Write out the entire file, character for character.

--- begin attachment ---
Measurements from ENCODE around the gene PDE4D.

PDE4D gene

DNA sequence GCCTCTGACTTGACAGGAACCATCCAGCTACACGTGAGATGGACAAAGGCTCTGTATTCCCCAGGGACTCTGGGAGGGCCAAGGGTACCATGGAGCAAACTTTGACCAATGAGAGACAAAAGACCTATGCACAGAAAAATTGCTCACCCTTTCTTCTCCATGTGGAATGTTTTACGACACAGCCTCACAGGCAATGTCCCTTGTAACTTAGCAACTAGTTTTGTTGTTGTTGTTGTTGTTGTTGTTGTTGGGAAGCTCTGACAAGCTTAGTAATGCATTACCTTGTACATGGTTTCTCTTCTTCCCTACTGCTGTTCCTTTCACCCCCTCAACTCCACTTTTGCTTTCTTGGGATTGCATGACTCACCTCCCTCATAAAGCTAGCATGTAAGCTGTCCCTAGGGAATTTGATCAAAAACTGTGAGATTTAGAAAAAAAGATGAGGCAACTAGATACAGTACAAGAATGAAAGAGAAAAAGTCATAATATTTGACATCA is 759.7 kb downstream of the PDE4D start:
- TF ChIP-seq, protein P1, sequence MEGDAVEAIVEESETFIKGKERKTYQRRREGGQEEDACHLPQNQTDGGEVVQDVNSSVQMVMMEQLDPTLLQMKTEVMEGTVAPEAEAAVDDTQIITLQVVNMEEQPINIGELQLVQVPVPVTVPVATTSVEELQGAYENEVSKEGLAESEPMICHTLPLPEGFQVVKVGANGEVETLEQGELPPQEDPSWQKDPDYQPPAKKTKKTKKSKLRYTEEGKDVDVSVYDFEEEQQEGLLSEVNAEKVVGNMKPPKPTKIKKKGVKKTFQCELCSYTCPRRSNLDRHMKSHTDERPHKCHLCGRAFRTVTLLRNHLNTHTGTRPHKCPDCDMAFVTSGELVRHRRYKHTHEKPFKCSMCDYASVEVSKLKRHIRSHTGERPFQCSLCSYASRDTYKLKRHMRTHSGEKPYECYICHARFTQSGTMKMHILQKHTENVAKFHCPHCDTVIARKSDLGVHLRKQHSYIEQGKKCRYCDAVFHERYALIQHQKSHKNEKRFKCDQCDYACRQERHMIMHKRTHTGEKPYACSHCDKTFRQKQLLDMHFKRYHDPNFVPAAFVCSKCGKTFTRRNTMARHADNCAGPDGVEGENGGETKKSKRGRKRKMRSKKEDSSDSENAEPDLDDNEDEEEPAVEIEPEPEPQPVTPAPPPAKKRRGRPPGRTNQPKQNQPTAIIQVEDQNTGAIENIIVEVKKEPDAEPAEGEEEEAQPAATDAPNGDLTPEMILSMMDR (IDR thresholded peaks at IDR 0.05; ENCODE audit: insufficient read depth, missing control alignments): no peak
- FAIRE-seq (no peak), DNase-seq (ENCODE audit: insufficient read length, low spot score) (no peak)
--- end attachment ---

Measurements from ENCODE around the gene PDE4D.

PDE4D gene

DNA sequence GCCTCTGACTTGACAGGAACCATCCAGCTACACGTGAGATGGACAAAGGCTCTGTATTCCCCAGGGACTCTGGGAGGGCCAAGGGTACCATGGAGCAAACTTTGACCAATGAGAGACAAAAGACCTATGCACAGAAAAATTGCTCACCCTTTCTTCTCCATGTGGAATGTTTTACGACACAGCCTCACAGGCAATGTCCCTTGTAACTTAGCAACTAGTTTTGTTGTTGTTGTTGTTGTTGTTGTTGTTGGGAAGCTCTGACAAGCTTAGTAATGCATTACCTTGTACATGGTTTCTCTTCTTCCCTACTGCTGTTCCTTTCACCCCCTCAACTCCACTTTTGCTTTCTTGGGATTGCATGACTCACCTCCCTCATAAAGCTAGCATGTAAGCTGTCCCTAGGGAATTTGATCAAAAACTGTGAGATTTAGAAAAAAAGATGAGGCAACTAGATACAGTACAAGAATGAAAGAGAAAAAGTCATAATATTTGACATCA is 759.7 kb downstream of the PDE4D start:
- TF ChIP-seq, protein P1, sequence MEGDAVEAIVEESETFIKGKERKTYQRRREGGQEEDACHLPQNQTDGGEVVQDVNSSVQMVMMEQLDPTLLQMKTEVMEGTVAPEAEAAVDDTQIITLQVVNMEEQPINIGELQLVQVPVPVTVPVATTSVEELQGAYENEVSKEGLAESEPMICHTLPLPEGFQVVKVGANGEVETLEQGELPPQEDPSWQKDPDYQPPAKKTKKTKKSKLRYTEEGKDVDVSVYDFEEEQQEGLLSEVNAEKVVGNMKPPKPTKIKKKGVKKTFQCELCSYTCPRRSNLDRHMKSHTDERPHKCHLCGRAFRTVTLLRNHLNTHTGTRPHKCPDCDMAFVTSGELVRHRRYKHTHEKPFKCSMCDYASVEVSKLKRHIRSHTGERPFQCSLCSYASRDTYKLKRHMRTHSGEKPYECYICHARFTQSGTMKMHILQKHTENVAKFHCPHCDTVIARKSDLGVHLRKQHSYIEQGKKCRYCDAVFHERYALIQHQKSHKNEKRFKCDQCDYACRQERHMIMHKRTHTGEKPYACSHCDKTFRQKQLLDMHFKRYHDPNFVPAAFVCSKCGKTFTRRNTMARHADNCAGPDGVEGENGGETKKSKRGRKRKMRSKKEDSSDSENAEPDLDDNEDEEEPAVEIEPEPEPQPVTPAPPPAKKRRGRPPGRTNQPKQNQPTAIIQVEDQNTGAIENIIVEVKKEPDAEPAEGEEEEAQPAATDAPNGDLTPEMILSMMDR (IDR thresholded peaks at IDR 0.05; ENCODE audit: insufficient read depth, missing control alignments): no peak
- FAIRE-seq (no peak), DNase-seq (ENCODE audit: insufficient read length, low spot score) (no peak)